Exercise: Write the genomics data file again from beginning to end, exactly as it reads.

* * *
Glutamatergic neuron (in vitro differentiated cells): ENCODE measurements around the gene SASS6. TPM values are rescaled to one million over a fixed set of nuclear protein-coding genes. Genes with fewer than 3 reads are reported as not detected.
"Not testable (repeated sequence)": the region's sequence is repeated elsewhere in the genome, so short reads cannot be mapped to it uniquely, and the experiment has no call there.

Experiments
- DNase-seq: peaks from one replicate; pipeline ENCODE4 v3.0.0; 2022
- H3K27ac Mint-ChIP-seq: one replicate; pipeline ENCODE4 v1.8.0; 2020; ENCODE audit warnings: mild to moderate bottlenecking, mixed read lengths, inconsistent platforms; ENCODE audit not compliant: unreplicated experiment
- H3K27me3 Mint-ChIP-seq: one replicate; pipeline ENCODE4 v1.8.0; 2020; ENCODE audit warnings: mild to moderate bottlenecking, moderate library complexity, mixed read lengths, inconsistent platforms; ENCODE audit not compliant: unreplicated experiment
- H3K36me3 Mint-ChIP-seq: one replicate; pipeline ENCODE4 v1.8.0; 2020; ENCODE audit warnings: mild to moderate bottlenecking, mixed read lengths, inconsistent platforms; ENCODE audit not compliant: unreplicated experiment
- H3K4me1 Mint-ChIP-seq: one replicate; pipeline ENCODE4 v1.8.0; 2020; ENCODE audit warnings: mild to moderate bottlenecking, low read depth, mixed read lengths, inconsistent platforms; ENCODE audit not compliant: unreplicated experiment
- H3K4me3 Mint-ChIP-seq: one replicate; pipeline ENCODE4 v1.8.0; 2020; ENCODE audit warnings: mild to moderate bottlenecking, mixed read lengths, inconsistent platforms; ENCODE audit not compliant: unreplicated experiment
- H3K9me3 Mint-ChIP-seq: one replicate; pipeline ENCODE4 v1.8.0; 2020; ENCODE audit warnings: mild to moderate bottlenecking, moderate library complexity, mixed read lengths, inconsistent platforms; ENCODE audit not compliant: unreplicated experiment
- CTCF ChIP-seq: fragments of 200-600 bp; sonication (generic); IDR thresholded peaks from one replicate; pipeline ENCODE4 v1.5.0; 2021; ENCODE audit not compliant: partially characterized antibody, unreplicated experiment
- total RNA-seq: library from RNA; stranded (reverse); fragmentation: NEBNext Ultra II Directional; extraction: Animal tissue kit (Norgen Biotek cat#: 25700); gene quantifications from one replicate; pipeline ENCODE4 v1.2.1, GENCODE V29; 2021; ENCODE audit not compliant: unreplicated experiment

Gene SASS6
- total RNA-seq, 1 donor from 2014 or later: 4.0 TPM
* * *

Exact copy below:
Glutamatergic neuron (in vitro differentiated cells): ENCODE measurements around the gene SASS6. TPM values are rescaled to one million over a fixed set of nuclear protein-coding genes. Genes with fewer than 3 reads are reported as not detected.
"Not testable (repeated sequence)": the region's sequence is repeated elsewhere in the genome, so short reads cannot be mapped to it uniquely, and the experiment has no call there.

Experiments
- DNase-seq: peaks from one replicate; pipeline ENCODE4 v3.0.0; 2022
- H3K27ac Mint-ChIP-seq: one replicate; pipeline ENCODE4 v1.8.0; 2020; ENCODE audit warnings: mild to moderate bottlenecking, mixed read lengths, inconsistent platforms; ENCODE audit not compliant: unreplicated experiment
- H3K27me3 Mint-ChIP-seq: one replicate; pipeline ENCODE4 v1.8.0; 2020; ENCODE audit warnings: mild to moderate bottlenecking, moderate library complexity, mixed read lengths, inconsistent platforms; ENCODE audit not compliant: unreplicated experiment
- H3K36me3 Mint-ChIP-seq: one replicate; pipeline ENCODE4 v1.8.0; 2020; ENCODE audit warnings: mild to moderate bottlenecking, mixed read lengths, inconsistent platforms; ENCODE audit not compliant: unreplicated experiment
- H3K4me1 Mint-ChIP-seq: one replicate; pipeline ENCODE4 v1.8.0; 2020; ENCODE audit warnings: mild to moderate bottlenecking, low read depth, mixed read lengths, inconsistent platforms; ENCODE audit not compliant: unreplicated experiment
- H3K4me3 Mint-ChIP-seq: one replicate; pipeline ENCODE4 v1.8.0; 2020; ENCODE audit warnings: mild to moderate bottlenecking, mixed read lengths, inconsistent platforms; ENCODE audit not compliant: unreplicated experiment
- H3K9me3 Mint-ChIP-seq: one replicate; pipeline ENCODE4 v1.8.0; 2020; ENCODE audit warnings: mild to moderate bottlenecking, moderate library complexity, mixed read lengths, inconsistent platforms; ENCODE audit not compliant: unreplicated experiment
- CTCF ChIP-seq: fragments of 200-600 bp; sonication (generic); IDR thresholded peaks from one replicate; pipeline ENCODE4 v1.5.0; 2021; ENCODE audit not compliant: partially characterized antibody, unreplicated experiment
- total RNA-seq: library from RNA; stranded (reverse); fragmentation: NEBNext Ultra II Directional; extraction: Animal tissue kit (Norgen Biotek cat#: 25700); gene quantifications from one replicate; pipeline ENCODE4 v1.2.1, GENCODE V29; 2021; ENCODE audit not compliant: unreplicated experiment

Gene SASS6
- total RNA-seq, 1 donor from 2014 or later: 4.0 TPM